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312 of ideas," structure is more important than characterization (p. 102; my emphasis added). It is good to learn in 1I1 G1 We¿_l^ i_n Love that WeI ls's last years were spent in a house that approximated his ideal: "I like the setting of my life; this house in Hanover Terrace is pleasant in every way and the lines of my life are now almost continually agreeable" (p. 214). Here he found a stabilizing structure upon which the "lines" of his life could depend. Indeed, Wells's search for stability even suggested to him a sort of predestination in his life, a view that recalls his earliest writing and so structurally brings his later thoughts around full circle with their origins: "Not much free will, not much courage or assertion, but some. . . . free will ¿£ individuality. . . . Individuality is intrinsic uniqueness and spontaneous initiative. Spontaneous initiative is creation and creation is divinity. And that, I realize, is what I began to say in my first published article " in 1891 (p. 237). This structural circularity closes H1 G1 WeI Is in Love, a book which gives Wells the last word on his relationships with women, the subject of far too many speculative and misguided studies in recent years. For me it is the least interesting aspect of the man, and I hope that since we now have WeI ls's own full account of this feature of his life, we can focus more on what is really noteworthy about him: his ideas and his art. William J. Scheick University of Texas, Austin 6. BLOOMSBURY, FÖRSTER AND WOOLF David Dowling. Bloomsbury Aesthetics and the Novels of Forster and Woolf. New York: St. Martin's Press, 1985. $22.50 Pavid Powling's book is ambitious. In under 250 pages, he considers the relationships among the arts, especially pronouncements of Roger Fry and Clive Bell; E. M. Forster's and Virginia Woolf's knowledge of these theories; both novelists ' attitudes towards the arts; and their attitudes toward each other's work. Little in these preliminary chapters is new, but the syntheses are useful. Powling attempts, in addition, to treat chronologically all of the novels of both Forster and Woolf "from the point of view of fine-art aesthetics ." Focusing on the theories of Fry and Bell and their actual or potential applications to literature, Dowling isolates "significant form, psychological volume, rhythm, the aesthetic emotion" as essential considerations (p. 28). Some 313 fresh insights result, and the contrasts between Forster and Woolf in this context are provocative if not always convincing . Of the many relationships between paintings and novels, two are central to Dowling's study. Although he could have done considerably more with it, his interest in the "temporal form of the novel," within which references to paintings can appear in the narrative to aid in character development, is valuable. The second relationship, which he considers "crucial" to his book, is more problematic. It is "the sense that a novel should be appreciated in the same way as a painting is" (p. 7). Powling seems to find this approach easier in the case of Woolf than of Forster. Even so, when she moves in her later work from a focus on individuals to groups, it is more difficult, Dowling says, for the reader to comprehend her aesthetic whole (p. 220). Instead of characters ' epiphanies, the reader's "epiphanic moment upon completion of the novel" becomes most important (p. 221). Dowling is right to separate these two responses. He is also probably wise to avoid stylistic analyses in painterly terms in favor of structural and thematic emphases, although it would have made sense to explain why at the outset. Admitting that he puts it "crudely," Dowling concludes that Forster's novels embody his attraction to G. E. Moore's emphasis on friendship while Woolf's embody his emphasis on beautiful objects. Forster, although influenced by them, tends to undermine the aesthetic theories of Roger Fry and Clive Bell while Woolf accepts an amalgamation of their views. The two novelists thus define differently both the novel and the process of reading one. Forster's interest is in people and thus in the creative process rather...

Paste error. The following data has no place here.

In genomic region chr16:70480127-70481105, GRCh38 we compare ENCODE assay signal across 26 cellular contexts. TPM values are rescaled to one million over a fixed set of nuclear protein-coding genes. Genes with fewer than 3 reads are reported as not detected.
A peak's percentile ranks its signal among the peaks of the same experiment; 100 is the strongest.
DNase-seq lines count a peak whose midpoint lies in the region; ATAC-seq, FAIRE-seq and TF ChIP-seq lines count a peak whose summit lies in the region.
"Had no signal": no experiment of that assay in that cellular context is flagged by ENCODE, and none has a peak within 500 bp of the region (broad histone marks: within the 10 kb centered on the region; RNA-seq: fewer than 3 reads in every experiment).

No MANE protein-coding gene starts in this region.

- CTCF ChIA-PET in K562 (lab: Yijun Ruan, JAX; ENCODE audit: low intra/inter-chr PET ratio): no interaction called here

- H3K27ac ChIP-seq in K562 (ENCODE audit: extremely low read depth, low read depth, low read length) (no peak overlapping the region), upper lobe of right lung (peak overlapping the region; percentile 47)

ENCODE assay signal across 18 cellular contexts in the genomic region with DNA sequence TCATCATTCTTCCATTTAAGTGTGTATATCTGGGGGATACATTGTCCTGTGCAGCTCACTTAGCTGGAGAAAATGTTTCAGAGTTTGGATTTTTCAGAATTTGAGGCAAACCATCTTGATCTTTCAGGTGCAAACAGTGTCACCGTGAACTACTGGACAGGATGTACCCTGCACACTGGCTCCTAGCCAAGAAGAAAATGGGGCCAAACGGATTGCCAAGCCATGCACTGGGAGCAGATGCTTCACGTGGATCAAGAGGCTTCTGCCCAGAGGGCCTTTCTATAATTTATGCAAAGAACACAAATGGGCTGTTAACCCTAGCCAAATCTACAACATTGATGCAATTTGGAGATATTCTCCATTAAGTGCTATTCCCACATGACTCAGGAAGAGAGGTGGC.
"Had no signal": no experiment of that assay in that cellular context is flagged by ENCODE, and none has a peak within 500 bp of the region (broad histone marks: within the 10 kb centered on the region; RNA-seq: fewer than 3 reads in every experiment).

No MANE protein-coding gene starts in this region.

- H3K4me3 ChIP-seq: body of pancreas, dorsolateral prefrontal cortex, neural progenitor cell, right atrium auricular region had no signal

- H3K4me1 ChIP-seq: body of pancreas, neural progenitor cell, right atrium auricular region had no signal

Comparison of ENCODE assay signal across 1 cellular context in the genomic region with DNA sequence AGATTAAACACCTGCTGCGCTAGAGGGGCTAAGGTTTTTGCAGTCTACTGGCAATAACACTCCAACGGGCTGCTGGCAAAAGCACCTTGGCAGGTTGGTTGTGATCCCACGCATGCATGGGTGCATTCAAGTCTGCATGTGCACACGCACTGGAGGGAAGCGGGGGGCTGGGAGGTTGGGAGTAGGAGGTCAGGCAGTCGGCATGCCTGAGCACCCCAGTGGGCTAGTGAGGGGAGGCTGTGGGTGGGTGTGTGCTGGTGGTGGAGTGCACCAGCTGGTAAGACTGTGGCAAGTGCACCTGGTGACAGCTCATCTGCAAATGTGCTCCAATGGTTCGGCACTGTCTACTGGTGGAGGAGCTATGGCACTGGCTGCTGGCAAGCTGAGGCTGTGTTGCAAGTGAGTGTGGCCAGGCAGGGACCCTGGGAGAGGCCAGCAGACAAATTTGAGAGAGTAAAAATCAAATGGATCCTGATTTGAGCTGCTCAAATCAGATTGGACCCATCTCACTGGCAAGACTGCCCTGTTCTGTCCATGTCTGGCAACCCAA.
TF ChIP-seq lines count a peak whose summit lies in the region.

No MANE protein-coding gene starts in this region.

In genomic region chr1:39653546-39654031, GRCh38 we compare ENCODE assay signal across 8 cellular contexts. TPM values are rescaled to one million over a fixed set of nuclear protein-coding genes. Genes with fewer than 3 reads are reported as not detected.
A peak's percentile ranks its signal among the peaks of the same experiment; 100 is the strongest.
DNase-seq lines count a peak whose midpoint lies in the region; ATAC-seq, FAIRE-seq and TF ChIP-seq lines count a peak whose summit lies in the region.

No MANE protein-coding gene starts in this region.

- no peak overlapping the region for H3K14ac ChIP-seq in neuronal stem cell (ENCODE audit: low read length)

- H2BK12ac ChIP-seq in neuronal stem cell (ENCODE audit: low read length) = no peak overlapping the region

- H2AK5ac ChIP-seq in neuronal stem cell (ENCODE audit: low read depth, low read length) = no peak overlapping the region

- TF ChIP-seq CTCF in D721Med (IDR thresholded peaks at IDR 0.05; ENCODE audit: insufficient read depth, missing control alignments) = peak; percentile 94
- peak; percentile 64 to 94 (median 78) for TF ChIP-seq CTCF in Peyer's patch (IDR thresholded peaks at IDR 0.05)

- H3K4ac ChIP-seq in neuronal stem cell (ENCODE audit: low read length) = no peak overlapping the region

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pp. 312-315
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